- I've been using LinkedIn for 5+ years, with contacts added during my time at different firms. In such a case, should Hays have to delete the contacts made outside of the period of employment both from the LinkedIn records as well as from their internal systems? In reality many people are hired because of the relationships they already have and I'm confident that Hays is not an exception when it hires recruiters.
- In the "old days", people exchanged business cards and individuals would compile large Rolodex of their contacts - did Hays similarly impound the business card collections and electronic address books e.g. Outlook of their departing employees?
BT.com online orders fall off a cliff Monday, June 16, 2008
For a variety of reasons I made a decision to switch our home phone service back to BT from Bulldog, now owned by Pipex. Having looked on BT.com, the reconnection process appeared painless and so I placed my order online with BT and immediately received an order confirmation with a reference number.
Having heard nothing 5 days later, I was curious as to when the cutover might take place and so began an unexpected phone tour of BT call centres. Sadly, there was no trace of any order or even recognition of the order reference on the email, so each department passed me onto another team who may recognise the order/ref. Now, you may think this a one-off glitch but as it happens I placed a separate order for my parents phone and there was no trace of their order either.
I was astonished that a major sales channel for BT [online] with considerable prominence on their web site simply failed to operate and wonder whether Jillian G Lewis, Customer Services Director in whose name order acknowledgements are issued, is curious as to why online sales figures are so poor. You'd certainly imagine that basic testing of such processes takes place and regression testing is also undertaken. Evidently not.
As a consequence of this, I had to place a new order via phone, but it did leave me with a sinking feeling about what I am signing up to.
Google mobile maps adds public transport directions Friday, June 06, 2008
For anyone with a Blackberry or newish mobile phone, Google's mobile maps application is an absolute must-have application and best of all it's free.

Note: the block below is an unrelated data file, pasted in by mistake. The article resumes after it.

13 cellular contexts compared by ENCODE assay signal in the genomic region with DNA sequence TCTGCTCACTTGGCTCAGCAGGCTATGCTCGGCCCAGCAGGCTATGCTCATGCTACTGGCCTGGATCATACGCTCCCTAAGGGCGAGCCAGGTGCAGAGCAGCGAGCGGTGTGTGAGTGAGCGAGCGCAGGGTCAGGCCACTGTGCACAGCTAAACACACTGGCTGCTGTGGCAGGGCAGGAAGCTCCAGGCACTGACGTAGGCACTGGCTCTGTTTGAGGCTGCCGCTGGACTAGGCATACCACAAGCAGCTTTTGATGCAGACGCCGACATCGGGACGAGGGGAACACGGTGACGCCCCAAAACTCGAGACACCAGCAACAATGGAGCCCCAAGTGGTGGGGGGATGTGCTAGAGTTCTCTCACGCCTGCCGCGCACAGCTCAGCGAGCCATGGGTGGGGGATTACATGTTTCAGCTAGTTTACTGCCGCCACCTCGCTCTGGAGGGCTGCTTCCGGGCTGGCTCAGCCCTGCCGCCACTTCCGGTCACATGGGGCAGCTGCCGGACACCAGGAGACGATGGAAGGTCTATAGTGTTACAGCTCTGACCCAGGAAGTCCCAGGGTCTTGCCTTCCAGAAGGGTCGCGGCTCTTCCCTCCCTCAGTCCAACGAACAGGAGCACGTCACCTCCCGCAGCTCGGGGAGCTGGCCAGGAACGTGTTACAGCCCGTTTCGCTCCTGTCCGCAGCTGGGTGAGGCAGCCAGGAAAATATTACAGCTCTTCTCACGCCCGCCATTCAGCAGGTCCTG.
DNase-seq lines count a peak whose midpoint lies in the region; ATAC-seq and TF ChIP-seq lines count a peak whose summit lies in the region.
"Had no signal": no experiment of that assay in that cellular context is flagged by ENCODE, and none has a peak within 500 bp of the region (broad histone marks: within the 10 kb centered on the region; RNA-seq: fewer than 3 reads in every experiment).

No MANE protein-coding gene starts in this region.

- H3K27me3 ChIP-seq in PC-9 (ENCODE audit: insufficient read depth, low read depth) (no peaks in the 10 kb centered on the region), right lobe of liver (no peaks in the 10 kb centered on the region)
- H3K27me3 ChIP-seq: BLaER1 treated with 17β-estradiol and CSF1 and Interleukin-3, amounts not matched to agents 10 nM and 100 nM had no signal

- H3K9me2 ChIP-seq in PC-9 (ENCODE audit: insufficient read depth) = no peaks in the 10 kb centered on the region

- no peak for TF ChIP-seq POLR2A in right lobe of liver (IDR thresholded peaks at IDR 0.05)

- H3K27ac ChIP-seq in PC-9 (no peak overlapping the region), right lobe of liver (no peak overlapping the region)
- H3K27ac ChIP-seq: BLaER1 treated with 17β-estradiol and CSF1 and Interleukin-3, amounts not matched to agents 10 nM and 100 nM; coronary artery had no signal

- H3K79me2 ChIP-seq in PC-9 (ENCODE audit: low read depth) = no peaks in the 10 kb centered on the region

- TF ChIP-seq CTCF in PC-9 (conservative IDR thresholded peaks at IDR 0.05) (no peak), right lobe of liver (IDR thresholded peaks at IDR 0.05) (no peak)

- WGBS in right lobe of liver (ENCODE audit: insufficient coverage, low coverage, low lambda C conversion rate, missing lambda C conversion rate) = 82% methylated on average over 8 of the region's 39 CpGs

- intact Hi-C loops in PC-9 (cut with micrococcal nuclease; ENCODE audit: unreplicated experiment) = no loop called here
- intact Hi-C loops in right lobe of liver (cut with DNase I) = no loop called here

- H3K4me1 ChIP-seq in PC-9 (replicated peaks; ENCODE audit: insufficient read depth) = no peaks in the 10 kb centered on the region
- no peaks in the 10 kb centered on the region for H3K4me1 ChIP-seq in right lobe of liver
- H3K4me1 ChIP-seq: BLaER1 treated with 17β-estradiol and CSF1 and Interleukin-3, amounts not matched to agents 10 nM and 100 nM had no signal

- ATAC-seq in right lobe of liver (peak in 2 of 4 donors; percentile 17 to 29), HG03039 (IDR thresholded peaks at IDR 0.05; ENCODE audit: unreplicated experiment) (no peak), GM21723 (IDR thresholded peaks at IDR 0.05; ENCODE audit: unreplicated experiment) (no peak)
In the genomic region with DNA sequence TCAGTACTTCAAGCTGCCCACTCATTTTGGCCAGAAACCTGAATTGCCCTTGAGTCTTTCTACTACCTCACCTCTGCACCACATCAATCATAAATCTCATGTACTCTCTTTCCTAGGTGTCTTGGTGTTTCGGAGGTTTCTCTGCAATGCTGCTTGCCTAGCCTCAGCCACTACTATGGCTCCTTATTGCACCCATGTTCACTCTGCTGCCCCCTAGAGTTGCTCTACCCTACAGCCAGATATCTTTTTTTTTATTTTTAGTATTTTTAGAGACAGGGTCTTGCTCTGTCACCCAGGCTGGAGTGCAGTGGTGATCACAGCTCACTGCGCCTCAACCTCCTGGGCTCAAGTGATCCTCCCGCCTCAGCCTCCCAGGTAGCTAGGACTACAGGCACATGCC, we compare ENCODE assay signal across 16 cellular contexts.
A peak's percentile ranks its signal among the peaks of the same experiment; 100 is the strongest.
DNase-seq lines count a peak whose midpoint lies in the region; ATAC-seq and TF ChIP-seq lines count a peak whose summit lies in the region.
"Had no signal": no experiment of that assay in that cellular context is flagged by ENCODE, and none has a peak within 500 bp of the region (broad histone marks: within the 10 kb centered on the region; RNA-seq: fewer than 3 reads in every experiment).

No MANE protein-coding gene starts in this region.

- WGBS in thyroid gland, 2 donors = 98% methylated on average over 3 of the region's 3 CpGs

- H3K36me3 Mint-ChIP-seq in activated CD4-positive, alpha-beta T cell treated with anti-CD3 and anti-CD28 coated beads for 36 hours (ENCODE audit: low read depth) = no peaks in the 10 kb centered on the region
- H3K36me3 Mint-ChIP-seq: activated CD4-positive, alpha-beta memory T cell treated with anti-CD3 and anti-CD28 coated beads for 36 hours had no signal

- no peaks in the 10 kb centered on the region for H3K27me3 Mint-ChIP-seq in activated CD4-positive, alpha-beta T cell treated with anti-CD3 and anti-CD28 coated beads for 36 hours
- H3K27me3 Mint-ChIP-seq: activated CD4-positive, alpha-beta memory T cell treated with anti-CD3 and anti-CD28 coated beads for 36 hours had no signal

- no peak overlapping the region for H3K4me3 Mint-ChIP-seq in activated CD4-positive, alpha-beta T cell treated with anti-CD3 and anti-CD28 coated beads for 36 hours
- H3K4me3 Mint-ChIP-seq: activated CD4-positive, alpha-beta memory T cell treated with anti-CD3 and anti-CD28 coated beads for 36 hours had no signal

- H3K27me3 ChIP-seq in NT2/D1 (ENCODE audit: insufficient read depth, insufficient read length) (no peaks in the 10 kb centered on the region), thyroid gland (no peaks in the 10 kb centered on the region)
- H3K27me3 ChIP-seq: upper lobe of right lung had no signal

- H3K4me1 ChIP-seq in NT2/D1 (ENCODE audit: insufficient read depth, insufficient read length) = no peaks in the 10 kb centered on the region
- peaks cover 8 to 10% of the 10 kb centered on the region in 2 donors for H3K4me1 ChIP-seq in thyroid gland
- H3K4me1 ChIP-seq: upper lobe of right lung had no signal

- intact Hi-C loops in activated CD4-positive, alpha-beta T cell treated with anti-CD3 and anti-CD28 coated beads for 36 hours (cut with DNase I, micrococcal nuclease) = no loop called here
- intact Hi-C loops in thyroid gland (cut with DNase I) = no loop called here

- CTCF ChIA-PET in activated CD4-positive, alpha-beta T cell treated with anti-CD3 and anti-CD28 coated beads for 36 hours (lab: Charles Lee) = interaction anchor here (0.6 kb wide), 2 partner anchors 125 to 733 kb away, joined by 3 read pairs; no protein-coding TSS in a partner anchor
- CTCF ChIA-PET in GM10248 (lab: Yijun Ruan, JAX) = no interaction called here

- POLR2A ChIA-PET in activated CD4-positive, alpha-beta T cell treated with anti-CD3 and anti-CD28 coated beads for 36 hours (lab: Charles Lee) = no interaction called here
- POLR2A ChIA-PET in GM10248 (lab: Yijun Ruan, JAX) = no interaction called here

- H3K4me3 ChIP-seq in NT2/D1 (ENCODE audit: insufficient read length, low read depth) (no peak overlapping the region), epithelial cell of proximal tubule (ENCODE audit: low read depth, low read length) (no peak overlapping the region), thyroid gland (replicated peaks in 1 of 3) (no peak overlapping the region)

I'm regular travel around London to attend meetings and having a easily accessible "A-Z" on the phone courtesy of Google maps is invaluable. I'm fortunate to have a Blackberry model that has GPS, which means I can also locate exactly where I am relative to my destination directly on the map. If the GPS signal is not good enough to get a location fix or if your phone doesn't have GPS, Google maps can identify your approximate location using mobile phone cell data. The service can even provides directions for you to follow to get to your destination - perfect for walking or driving.
Until now Google maps has lacked one feature - public transport guidance explaining how to get between point A and B of the sort provided by the Transport for London [TfL] website. As a consequence, I either have to use Tfl mobile site which isn't bad or head off to the nearest tube station. In release 2.2.0, Google have addressed this and now provide public transport information for Greater London directly within Google Maps. Very easy to install and use.
Go for it.
Google calendar synch isn't good enough Tuesday, June 03, 2008
Image via WikipediaAs a consequence of wanting to use several new services that only integrate with Google Calendar, I recently decided to cut-over to it as a trial. Sadly, whilst I've no issue with the Calendar itself, I've been having a bad time with the official Google synch program that links it with Outlook 2003.
Historically I've used Airset to maintain a calendar online, which I synch with a desktop running Outlook 2003, which in turn synchronises with my Blackberry.
The biggest issue for me is that the synch application doesn't allow you to parameterise the dates that you wish to synch. Hence, each time I synch it tries to compare thousands of very old entries which dramatically slows the whole synch down to a crawl lasting several hours. I did try to get round this by archiving my desktop calendar items in Outlook 2003. Unfortunately, an unknown "event" caused all of the calendar entry modified dates to be reset to a recent date, as a consequence of which unless I archive every historic calendar entry then they won't clear down.
It's inflexibility like this that is both its' strength and weakness. Yet it is sufficiently infuriating that I'm close to abandoning my efforts and reverting to Airset which worked very well, especially with its synchronisation service.
Separately, I would love to find an Imap equivalent for calendar entries on different devices to enable entries to remain in synch, but don't know of such a mechanism. Any suggestions / answers?
I've noticed far more spam getting through the Gmail spam filters over the last two weeks than I have ever experience. Normally very reliable, there could be many reasons why it's missing items. Inevitably I shall not be alone in this experience.
Oddly, you forget how invaluable the Gmail spam filter is until it's breached.
Barcamp for financial services! Monday, June 02, 2008
I'm delighted to see that a Barcamp focussed on banking and financial services has been arranged on Saturday 5th July with the kind sponsorship of Sun Microsystems in London.
More info and the wiki for the event can be found at http://barcamp.org/BarCampBankLondon